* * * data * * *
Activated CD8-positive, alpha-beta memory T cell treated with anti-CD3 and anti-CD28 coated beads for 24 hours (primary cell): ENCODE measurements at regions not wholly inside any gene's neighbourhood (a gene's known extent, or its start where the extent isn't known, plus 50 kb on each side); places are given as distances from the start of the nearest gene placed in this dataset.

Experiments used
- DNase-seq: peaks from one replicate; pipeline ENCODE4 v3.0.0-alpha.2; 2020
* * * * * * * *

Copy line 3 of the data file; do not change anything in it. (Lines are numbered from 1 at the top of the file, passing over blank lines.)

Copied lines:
- DNase-seq: peaks from one replicate; pipeline ENCODE4 v3.0.0-alpha.2; 2020